The Putative Unity of the West: On Anthropological Difference (Lecture by Prof. SAKAI Naoki) - Tokyo College

The Putative Unity of the West: On Anthropological Difference (Lecture by Prof. SAKAI Naoki)

When:
2024.05.17 @ 14:00 – 15:30
2024-05-17T14:00:00+09:00
2024-05-17T15:30:00+09:00
The Putative Unity of the West: On Anthropological Difference (Lecture by Prof. SAKAI Naoki)
Finished
Zoom Webinar
Date(s) Friday, 17 May 2024, 14:00-15:30 pm JST
Venue

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Language English (Japanese interpretation)
Abstract

The modern international world has been regulated by an investment in anthropological difference since the early modern period when a geopolitical sphere called “Europe” emerged. This anthropological difference is neither a norm nor an empirically verifiable fact; rather it is an anticipation or desire for one kind of humanity, humanitas, to be distinguished from the other kind, anthropos; this cannot be determined as a fait accompli at any moment since it is an expectation or anticipation that must be actualized. In this respect, it is never in the present, but rather in the future anterior. It serves as a sort of regulative idea or schema of the world that guides the progress of humanity, rather than as an observable law that determines the classification of humanity at some specific moment in history. Nevertheless, this investment in anthropological difference has served to socially consolidate such dichotomies as Europe and Asia (Africa, the Americas, etc), the West and the Rest, and the white (non-colored) and the colored. Europe, the West, and whiteness (colorless) are all so overdetermined that they do not cohere even in any one single register ⎯ not to mention their multiplicity ⎯ yet it is also widely upheld that historically, geopolitically, socio-economically, and bio-politically, Europe, the West and whiteness are somewhat affiliated with one another.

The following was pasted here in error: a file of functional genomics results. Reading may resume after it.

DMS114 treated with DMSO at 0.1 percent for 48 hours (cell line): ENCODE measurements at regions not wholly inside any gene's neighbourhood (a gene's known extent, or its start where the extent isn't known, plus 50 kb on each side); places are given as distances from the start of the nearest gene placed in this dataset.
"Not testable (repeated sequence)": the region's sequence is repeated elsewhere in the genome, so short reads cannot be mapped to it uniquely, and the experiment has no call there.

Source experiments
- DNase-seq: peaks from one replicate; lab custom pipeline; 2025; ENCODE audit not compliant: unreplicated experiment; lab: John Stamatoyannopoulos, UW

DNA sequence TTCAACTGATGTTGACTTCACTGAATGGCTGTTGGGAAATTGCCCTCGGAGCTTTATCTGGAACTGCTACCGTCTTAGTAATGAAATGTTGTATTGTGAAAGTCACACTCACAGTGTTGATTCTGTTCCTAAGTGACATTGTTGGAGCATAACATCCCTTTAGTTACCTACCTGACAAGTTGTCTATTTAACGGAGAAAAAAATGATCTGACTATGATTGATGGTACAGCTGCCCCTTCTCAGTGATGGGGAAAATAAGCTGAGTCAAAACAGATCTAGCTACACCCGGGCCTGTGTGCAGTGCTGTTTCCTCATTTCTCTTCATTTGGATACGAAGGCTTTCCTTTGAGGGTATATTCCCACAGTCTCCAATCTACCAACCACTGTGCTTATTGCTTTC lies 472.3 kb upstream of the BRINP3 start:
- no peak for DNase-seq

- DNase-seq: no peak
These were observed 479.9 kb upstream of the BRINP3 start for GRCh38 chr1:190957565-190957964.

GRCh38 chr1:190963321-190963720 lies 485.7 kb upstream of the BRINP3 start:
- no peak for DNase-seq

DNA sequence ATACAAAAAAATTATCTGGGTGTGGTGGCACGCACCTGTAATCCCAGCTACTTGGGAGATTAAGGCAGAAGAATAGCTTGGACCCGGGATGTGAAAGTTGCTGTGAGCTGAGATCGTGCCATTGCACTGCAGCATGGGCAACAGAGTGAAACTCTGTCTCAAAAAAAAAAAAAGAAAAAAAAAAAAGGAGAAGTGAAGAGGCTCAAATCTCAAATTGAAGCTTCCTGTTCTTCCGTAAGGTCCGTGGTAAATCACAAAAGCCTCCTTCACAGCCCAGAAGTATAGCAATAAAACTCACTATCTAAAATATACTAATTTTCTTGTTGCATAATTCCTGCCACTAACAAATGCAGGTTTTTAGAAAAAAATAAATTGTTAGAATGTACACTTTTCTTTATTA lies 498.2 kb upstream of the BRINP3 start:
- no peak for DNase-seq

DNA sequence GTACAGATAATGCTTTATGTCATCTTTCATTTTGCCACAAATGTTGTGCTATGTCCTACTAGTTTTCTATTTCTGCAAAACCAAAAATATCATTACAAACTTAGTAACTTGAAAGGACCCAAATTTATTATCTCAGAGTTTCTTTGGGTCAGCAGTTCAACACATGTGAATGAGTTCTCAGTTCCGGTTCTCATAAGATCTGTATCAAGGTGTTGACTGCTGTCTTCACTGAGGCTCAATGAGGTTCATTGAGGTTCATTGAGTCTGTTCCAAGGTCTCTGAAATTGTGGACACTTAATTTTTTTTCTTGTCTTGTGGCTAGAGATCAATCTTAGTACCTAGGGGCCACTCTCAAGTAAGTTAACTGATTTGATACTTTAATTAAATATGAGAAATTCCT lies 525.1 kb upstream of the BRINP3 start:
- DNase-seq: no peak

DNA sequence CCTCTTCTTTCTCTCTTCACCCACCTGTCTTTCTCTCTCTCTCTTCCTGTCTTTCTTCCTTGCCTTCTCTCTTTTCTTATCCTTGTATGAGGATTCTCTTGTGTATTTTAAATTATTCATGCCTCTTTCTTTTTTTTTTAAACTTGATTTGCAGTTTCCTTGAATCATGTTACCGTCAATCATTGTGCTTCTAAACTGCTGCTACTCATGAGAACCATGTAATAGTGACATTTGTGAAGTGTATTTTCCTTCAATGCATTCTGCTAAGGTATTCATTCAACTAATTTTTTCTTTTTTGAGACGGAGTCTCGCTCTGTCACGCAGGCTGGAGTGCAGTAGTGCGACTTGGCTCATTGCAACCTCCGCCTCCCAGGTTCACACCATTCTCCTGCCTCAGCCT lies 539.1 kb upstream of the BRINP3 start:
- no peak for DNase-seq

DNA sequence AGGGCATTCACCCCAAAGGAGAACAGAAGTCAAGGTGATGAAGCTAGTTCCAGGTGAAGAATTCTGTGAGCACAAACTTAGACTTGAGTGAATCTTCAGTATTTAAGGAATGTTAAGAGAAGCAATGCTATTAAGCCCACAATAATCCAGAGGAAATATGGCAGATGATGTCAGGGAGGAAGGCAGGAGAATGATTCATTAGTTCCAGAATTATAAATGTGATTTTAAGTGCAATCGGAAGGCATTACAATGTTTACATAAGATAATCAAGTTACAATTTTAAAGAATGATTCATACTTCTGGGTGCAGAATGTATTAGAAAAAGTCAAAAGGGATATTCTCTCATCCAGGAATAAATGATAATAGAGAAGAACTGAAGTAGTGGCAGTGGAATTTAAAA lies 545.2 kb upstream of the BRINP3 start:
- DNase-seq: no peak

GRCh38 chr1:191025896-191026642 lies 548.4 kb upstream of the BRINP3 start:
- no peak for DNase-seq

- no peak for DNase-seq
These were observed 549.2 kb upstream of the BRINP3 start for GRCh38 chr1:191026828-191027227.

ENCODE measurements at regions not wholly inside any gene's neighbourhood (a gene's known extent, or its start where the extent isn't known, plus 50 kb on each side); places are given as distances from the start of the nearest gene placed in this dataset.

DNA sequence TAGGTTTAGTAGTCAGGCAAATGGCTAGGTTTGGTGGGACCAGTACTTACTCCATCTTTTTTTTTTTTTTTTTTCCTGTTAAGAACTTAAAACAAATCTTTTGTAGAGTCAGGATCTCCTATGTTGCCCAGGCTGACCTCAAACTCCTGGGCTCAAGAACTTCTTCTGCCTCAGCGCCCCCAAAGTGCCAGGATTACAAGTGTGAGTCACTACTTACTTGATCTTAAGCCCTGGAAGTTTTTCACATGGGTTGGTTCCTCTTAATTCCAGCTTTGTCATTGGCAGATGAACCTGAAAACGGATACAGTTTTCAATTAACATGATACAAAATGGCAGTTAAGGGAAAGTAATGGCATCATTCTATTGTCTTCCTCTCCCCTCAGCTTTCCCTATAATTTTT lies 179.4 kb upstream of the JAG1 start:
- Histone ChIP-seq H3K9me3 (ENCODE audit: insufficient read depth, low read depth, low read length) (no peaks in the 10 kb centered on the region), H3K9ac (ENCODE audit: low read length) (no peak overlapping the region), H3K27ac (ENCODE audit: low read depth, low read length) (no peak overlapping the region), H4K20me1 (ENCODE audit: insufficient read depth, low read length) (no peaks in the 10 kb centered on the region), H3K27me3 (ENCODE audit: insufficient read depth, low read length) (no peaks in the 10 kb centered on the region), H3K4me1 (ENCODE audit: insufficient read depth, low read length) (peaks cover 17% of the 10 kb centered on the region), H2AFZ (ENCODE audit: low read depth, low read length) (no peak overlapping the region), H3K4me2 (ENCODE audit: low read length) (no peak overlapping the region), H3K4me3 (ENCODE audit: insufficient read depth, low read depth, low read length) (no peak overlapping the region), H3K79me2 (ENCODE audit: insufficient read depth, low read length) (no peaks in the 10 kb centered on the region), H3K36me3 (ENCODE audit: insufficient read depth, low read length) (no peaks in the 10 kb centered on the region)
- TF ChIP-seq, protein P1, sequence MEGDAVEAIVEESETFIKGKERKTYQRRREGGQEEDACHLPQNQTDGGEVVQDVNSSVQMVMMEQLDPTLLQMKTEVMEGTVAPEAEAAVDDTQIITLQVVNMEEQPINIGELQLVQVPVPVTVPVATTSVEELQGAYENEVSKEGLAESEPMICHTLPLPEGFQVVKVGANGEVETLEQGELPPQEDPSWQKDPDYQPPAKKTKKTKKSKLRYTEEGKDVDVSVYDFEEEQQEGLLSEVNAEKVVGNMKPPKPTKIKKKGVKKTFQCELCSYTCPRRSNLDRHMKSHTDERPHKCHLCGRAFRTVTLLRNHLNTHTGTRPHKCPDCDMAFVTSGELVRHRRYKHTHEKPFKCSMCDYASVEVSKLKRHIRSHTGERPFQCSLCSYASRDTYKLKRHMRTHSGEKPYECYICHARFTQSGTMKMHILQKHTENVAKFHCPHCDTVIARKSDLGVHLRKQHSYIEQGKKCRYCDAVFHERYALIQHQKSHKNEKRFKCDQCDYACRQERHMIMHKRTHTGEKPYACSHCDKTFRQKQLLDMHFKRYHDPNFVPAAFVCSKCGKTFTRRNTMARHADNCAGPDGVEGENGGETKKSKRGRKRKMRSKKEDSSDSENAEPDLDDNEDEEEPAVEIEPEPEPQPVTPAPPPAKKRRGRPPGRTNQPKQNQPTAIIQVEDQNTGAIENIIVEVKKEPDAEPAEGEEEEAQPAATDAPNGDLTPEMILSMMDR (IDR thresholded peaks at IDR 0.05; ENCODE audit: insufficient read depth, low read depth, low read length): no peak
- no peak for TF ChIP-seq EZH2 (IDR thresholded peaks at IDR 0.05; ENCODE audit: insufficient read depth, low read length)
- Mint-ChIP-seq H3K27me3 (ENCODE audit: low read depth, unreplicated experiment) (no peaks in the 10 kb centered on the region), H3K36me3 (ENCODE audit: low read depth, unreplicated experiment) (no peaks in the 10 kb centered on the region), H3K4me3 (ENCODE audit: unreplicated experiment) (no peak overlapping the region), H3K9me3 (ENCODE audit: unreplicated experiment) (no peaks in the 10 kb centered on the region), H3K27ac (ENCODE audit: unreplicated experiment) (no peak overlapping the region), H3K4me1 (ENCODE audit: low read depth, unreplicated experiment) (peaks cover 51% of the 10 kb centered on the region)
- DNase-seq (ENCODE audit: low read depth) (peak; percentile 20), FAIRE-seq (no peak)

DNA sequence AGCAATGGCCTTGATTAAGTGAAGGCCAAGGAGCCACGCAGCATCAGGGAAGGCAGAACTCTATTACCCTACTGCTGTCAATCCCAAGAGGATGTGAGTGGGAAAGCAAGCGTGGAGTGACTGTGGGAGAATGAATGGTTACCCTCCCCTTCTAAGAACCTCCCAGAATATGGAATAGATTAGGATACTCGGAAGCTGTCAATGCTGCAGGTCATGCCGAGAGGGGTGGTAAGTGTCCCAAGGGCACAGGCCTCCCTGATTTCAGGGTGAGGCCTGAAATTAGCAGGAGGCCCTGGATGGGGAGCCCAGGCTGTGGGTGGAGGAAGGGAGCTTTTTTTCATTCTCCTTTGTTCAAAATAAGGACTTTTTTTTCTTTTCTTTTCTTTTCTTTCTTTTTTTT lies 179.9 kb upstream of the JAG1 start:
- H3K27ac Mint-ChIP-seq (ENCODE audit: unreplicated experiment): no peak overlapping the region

The network of tropic affiliations among Europe, the West and whiteness is very complex, contingent and constantly changing, so I will not venture to subject this network to exhaustive analysis in this lecture. What I would like to outline instead is the identity politics of whiteness according to which an individual identifies him or herself with Europe, the West or whiteness by investing in the desire for European culture, Western civilization and an invisible race that is somewhat free of color coding. Yet, Europe, the West or whiteness is never more than putative; an individual can never be adequately European, Western or white on the grounds of empirical evidence; it is only through the performance of contra-distinction to what is not Europe, what is not the West, and to what is not white but colored, that one can identify with any of these.

Program

Speaker

SAKAI Naoki

(Tokyo College Professor, Distinguished Professor of Arts and Sciences at Cornell University)

Commentator:

NAKAJIMA Takahiro (Professor, Institute for Advanced Studies on Asia, The University of Tokyo)

Moderator:

Hannah DAHLBERG-DODD (Project Assistant Professor, Tokyo College)

Speaker Profile

Naoki Sakai is Distinguished Professor of Arts and Sciences in Asian Studies Emeritus at Cornell University. He used to teach in the departments of Asian Studies and Comparative Literature, and the graduate field of history and the graduate faculty of feminism, gender and sexuality studies until he retired in July 2021. He has published in the fields of comparative literature, intellectual history, translation studies, the studies of racism and nationalism, and the histories of textuality. His publications include: The End of Pax Americana – the Loss of Empire and Hikikomori Nationalism(Duke University Press, 2022);Nationalism of Hikikomori (Iwanami Shoten, 2017); Japan/Cinematic Images/US,(Ibunsha, 2007); Translation and Subjectivity (University of Minnesota Press, 1997); The Stillbirth of the Japanese as a Language and as an Ethnos (Shinyô-sha, 1995); Voices of the Past-the status of language in eighteenth-century Japanese discourse (Cornell University Press, 1991) and many others. He edited a number of volumes including Politics of Translation, special issue of Translation, co-edited with Sandro Mezzadra (2014); The Trans-Pacific Imagination co-edited with Hyon Joo Yoo (World Scientific, 2012); The End of Area, special issue of positions asia critique (Duke UP, 2019). Naoki Sakai served as the founding editor for the project of TRACES, a multilingual series in five languages – Korean, Chinese, English, Spanish and Japanese.

Organized by Tokyo College, The University of Tokyo
Contact tokyo.college.event@tc.u-tokyo.ac.jp

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